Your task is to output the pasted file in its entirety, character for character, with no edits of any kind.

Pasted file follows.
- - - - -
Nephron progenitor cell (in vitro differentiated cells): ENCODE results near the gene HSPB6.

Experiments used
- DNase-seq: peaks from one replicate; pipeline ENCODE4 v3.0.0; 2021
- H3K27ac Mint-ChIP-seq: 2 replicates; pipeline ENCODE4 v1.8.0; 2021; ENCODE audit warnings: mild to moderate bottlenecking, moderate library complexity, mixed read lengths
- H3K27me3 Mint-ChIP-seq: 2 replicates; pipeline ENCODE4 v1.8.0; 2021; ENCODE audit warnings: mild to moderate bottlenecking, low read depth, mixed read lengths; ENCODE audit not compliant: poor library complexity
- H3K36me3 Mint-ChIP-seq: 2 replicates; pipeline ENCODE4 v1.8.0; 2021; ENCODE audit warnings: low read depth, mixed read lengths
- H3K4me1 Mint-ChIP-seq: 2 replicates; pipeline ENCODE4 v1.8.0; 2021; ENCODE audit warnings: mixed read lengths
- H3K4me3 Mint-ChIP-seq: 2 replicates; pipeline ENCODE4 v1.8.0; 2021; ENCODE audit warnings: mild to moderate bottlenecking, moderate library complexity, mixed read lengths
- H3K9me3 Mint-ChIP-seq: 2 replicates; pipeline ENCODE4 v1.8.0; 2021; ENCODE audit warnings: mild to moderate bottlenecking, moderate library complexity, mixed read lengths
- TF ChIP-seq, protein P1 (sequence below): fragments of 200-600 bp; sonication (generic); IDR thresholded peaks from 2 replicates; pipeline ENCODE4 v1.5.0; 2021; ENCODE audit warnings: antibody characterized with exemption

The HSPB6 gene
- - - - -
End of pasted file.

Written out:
Nephron progenitor cell (in vitro differentiated cells): ENCODE results near the gene HSPB6.

Experiments used
- DNase-seq: peaks from one replicate; pipeline ENCODE4 v3.0.0; 2021
- H3K27ac Mint-ChIP-seq: 2 replicates; pipeline ENCODE4 v1.8.0; 2021; ENCODE audit warnings: mild to moderate bottlenecking, moderate library complexity, mixed read lengths
- H3K27me3 Mint-ChIP-seq: 2 replicates; pipeline ENCODE4 v1.8.0; 2021; ENCODE audit warnings: mild to moderate bottlenecking, low read depth, mixed read lengths; ENCODE audit not compliant: poor library complexity
- H3K36me3 Mint-ChIP-seq: 2 replicates; pipeline ENCODE4 v1.8.0; 2021; ENCODE audit warnings: low read depth, mixed read lengths
- H3K4me1 Mint-ChIP-seq: 2 replicates; pipeline ENCODE4 v1.8.0; 2021; ENCODE audit warnings: mixed read lengths
- H3K4me3 Mint-ChIP-seq: 2 replicates; pipeline ENCODE4 v1.8.0; 2021; ENCODE audit warnings: mild to moderate bottlenecking, moderate library complexity, mixed read lengths
- H3K9me3 Mint-ChIP-seq: 2 replicates; pipeline ENCODE4 v1.8.0; 2021; ENCODE audit warnings: mild to moderate bottlenecking, moderate library complexity, mixed read lengths
- TF ChIP-seq, protein P1 (sequence below): fragments of 200-600 bp; sonication (generic); IDR thresholded peaks from 2 replicates; pipeline ENCODE4 v1.5.0; 2021; ENCODE audit warnings: antibody characterized with exemption

The HSPB6 gene